Daydreams & Nightmares of Intellectual Property
Most folks aren't aware that you can file a patent to claim a life form as your own invention.
Opponents of biological patents argue that these legal instruments treat life as a commodity and claim ownership that is due to Mother Nature. It's called biopiracy.
Big Biotech, among them Monsanto (creators of Agent Orange, saccharine, Roundup/glyphosate) and DuPont (makers of automotive body paints), hold such patents on GMOs (genetically modified organisms) which are rife in the American food supply but labeled or banned in 60 other countries throughout the world, including the European Union.
In 1995 the University of Mississippi Medical Centre was granted a patent for the use of turmeric to heal wounds, even though this powdered rhizome has been used in Ayurvedic medicine and South Asian cuisine for thousands of years.
In 1996 The Council of Scientific & Industrial Research (CSIR) in India requested the US Patent and Trademarks Office (USPTO) to revoke the turmeric patent on the grounds of "existing prior art" (or rather traditional knowledge and use). The patent was revoked in 1997. But if it hadn't, you could be sued for infringement if caught growing your own.
The US government received a patent on the composition of the Ebola virus. Why would a government need to claim invention of Ebola and protect its commercial use? I would love to hear your thoughts about this in the comments!
If Uncle Sam and Big Biotech can patent life, why can't everybody else?
I submit to you Felis catus, the common cat, heretofore known as the Purr Pillow. A self-heating, furry pillow that purrs you to sleep. Smooth and extra-fuzzy models available in all colors, patterns, and sizes.
Fozzie is my preferred model of Purr Pillow. It's obvious when it's dirty and needs washing.
If Purr Pillows controlled human access to food, water, energy, health, or had the potential to rake in billions of profits, you can be sure that somebody would already have their hand in it.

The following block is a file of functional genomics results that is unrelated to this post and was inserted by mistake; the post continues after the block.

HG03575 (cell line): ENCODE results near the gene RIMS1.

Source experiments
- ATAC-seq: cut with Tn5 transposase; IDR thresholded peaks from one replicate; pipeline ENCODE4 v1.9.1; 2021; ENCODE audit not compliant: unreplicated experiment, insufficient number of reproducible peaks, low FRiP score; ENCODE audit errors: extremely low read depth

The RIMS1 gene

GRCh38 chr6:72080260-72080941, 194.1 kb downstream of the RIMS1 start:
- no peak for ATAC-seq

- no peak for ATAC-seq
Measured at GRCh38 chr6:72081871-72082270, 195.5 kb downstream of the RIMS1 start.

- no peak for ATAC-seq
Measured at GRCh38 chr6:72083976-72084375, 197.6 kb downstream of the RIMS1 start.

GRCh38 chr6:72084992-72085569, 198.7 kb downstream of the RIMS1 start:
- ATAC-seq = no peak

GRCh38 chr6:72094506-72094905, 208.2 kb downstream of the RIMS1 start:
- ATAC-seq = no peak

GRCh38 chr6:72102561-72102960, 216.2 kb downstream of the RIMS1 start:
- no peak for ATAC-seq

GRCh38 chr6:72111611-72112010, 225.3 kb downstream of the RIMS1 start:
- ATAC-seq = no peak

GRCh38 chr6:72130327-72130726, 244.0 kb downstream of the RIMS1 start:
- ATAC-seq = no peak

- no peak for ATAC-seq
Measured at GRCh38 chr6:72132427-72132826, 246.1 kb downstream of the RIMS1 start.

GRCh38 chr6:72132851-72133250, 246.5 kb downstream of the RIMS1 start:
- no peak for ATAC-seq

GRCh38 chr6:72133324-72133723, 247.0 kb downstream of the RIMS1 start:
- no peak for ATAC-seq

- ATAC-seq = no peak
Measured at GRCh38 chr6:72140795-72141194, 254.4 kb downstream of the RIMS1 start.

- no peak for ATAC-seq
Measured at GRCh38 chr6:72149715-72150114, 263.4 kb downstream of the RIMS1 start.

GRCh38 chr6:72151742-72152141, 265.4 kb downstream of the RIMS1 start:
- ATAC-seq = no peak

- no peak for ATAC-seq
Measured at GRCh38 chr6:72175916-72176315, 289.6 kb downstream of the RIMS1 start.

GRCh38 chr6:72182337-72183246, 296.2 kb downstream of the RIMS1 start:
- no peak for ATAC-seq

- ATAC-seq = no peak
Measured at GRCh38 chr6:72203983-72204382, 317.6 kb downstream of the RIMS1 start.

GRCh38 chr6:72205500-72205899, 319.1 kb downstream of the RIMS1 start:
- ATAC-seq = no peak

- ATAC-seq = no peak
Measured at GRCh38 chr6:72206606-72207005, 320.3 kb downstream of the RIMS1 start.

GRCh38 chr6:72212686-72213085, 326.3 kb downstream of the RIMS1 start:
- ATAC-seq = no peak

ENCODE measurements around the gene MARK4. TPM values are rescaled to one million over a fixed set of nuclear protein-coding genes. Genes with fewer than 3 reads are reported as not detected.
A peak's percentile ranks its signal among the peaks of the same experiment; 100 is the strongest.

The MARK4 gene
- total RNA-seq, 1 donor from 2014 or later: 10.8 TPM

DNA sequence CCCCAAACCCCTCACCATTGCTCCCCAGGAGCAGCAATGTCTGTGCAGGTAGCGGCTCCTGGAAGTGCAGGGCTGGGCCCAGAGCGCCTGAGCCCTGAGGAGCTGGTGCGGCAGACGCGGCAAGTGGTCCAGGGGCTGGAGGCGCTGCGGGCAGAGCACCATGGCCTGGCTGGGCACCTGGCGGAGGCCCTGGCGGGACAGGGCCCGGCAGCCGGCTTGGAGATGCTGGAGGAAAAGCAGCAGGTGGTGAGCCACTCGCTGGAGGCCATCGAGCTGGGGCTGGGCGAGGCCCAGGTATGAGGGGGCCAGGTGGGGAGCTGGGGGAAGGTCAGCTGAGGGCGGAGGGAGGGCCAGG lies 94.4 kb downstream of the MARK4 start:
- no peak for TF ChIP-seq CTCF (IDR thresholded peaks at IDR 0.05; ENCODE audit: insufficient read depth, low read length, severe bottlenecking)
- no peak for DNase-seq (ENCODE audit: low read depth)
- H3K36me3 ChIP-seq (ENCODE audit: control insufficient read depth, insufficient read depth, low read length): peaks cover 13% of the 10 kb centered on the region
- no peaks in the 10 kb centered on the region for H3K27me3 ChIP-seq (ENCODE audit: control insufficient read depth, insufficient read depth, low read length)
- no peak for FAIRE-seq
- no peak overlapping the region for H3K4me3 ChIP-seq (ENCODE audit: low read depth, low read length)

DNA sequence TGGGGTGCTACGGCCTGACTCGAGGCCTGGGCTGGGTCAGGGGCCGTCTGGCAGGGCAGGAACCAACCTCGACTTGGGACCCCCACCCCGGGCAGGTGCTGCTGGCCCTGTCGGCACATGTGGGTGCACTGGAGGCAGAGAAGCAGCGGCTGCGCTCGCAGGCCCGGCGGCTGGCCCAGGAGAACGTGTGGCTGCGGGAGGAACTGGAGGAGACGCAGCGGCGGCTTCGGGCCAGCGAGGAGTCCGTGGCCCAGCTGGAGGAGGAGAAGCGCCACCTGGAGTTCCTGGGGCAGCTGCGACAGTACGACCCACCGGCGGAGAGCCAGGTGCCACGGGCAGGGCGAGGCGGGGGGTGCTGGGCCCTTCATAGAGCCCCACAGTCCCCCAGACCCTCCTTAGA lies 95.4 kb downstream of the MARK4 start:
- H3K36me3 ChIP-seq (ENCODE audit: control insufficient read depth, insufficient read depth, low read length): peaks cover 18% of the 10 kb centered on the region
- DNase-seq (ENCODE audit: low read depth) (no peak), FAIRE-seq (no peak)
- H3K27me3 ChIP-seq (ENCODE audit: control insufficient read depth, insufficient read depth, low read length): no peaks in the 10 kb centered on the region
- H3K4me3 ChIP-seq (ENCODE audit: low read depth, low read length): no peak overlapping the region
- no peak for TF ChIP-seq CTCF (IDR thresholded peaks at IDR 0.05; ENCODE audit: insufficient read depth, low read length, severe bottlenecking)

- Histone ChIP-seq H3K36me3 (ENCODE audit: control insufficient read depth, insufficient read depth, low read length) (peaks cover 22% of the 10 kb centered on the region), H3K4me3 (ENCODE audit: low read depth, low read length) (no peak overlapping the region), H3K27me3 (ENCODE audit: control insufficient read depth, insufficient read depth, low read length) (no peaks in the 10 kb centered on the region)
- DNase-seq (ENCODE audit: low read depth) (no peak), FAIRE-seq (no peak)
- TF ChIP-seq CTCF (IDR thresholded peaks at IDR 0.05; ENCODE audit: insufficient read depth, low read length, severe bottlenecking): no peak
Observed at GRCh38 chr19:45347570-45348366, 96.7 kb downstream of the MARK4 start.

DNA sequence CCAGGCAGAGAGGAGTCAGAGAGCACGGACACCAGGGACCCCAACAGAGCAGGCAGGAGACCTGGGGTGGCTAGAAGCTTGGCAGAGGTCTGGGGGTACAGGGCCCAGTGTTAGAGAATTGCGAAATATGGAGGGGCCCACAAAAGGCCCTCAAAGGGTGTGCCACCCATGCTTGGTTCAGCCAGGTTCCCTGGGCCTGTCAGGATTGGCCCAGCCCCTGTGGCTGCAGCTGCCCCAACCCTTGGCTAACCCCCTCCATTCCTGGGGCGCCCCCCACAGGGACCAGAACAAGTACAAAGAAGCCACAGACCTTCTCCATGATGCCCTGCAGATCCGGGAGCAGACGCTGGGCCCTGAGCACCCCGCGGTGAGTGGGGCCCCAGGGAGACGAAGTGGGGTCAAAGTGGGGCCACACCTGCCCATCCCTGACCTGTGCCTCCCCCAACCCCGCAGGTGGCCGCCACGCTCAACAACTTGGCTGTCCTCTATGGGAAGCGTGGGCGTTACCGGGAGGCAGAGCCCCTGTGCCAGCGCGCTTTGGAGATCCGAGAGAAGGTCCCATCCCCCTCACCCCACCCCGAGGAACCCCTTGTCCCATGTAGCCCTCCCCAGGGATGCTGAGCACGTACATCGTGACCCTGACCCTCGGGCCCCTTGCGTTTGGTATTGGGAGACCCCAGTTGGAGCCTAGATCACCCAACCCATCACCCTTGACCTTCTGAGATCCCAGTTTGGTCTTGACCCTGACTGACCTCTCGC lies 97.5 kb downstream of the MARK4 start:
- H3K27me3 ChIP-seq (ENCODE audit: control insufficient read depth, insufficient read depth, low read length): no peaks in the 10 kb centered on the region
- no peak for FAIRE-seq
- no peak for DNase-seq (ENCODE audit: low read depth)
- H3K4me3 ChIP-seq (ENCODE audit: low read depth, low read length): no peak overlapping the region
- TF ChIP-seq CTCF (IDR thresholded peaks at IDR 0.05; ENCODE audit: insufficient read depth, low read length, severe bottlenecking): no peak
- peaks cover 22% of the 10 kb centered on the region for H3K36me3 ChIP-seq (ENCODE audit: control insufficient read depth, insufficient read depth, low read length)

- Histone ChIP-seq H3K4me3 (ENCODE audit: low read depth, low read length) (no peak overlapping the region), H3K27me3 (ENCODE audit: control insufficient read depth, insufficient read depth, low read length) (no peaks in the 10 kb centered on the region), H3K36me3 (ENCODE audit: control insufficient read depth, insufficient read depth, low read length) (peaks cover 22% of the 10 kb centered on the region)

This sort of intellectual property paranoia haunted us early on in our Rub 'n Restore® venture.
The magic formula behind our vinyl and leather dye was developed by our friend JP. He sold us this "technology", but it did not come with a patent, and protecting it became a concern.
Do we patent? If so, the formula itself, the process by which it can be mixed and applied, or both?
A friend that developed and manufactures a groovy telescope focuser highly sought by the world's preeminent astronomers spent $8,000 with an attorney -- twice -- before he was granted the patent. His story is not uncommon.
Another friend, a paralegal, was no less discouraging. In acquiring a patent, you publish the information, opening the door for nearly identical knock-offs. The real problem, he pointed out, comes in defending the patent. Any behemoth can infringe on your rights. If you take them to court, you'll probably need $100,000 to defend your patent. If you lose in court, the patent essentially goes to the violators. You paid to file the patent and published your secrets, saving them patent attorney fees and the cost to reverse engineer it. In the end, all you have left is your brand name and proof that you were first to market.
We settled for a trademark. Until now, I've never shared my pipe dream of the Purr Pillow. I'd probably have to publish the entire cat genome. Talk about an engineering project! It might just be easier to sew some fake fur onto an electric blanket and stuff a pillow with a little purring motor inside. Give it a cute face and ears. It might be a big seller, seeing that it doesn't require a litterbox like the living model.
Such are the daydreams and nightmares of intellectual property.